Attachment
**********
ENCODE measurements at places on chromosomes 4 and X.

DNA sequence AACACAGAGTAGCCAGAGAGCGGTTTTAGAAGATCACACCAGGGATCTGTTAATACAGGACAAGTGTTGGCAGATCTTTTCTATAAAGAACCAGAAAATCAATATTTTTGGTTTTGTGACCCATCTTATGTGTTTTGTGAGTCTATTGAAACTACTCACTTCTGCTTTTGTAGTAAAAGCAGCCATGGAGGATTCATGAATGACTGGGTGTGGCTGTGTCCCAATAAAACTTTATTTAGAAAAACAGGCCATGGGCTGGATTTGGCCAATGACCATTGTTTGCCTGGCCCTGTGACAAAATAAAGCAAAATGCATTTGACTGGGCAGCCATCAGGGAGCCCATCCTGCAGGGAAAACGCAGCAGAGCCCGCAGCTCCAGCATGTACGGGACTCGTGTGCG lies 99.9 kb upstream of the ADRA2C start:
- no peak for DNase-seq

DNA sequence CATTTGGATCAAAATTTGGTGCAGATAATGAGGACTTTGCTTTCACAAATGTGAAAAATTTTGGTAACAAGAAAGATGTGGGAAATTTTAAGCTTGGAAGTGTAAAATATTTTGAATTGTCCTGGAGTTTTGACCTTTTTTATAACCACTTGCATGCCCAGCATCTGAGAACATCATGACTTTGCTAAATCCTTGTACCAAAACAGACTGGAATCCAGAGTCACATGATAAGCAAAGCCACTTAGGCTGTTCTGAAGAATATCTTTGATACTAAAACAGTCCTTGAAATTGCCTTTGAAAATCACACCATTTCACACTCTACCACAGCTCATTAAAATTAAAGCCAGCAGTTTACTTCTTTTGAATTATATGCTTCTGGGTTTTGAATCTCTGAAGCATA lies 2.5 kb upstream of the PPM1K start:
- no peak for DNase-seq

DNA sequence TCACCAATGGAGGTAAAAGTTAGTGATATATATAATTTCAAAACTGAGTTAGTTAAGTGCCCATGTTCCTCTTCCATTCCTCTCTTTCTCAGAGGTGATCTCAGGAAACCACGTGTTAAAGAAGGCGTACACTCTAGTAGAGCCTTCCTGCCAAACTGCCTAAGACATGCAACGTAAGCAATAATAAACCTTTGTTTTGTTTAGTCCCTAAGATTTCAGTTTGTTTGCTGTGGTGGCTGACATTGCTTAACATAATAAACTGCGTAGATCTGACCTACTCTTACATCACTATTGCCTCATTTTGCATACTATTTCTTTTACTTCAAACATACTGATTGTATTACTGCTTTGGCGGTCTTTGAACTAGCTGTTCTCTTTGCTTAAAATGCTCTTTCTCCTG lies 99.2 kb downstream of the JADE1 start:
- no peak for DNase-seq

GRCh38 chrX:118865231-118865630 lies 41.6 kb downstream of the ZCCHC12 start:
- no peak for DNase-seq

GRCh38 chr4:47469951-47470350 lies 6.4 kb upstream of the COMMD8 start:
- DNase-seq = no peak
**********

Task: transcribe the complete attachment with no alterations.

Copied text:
ENCODE measurements at places on chromosomes 4 and X.

DNA sequence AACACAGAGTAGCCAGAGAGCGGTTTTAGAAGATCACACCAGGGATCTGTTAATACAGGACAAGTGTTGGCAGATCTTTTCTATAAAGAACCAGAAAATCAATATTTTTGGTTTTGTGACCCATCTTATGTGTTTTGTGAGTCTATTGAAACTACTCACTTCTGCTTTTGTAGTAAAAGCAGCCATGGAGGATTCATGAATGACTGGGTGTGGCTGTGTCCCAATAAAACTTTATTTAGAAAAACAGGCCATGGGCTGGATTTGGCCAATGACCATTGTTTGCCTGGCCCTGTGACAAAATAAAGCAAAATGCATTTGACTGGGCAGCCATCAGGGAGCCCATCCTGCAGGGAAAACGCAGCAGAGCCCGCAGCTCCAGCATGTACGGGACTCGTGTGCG lies 99.9 kb upstream of the ADRA2C start:
- no peak for DNase-seq

DNA sequence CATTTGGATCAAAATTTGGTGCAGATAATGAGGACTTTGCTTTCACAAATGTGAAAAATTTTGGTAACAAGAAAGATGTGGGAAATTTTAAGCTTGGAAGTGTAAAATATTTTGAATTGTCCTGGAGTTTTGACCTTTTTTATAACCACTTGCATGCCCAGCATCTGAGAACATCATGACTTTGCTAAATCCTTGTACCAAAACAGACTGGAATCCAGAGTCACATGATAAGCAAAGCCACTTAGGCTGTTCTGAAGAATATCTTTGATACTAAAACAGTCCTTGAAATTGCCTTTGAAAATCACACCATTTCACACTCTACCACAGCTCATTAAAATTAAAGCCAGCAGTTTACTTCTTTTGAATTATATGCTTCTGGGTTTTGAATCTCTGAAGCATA lies 2.5 kb upstream of the PPM1K start:
- no peak for DNase-seq

DNA sequence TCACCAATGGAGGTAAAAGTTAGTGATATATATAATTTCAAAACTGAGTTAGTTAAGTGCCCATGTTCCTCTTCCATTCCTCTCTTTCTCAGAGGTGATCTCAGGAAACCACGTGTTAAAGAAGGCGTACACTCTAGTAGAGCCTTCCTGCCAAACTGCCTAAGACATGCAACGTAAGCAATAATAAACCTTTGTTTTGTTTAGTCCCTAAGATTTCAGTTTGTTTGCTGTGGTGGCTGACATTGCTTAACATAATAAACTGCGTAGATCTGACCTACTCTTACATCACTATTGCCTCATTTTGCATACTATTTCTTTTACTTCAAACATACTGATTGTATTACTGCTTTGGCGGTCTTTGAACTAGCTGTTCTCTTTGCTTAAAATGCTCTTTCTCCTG lies 99.2 kb downstream of the JADE1 start:
- no peak for DNase-seq

GRCh38 chrX:118865231-118865630 lies 41.6 kb downstream of the ZCCHC12 start:
- no peak for DNase-seq

GRCh38 chr4:47469951-47470350 lies 6.4 kb upstream of the COMMD8 start:
- DNase-seq = no peak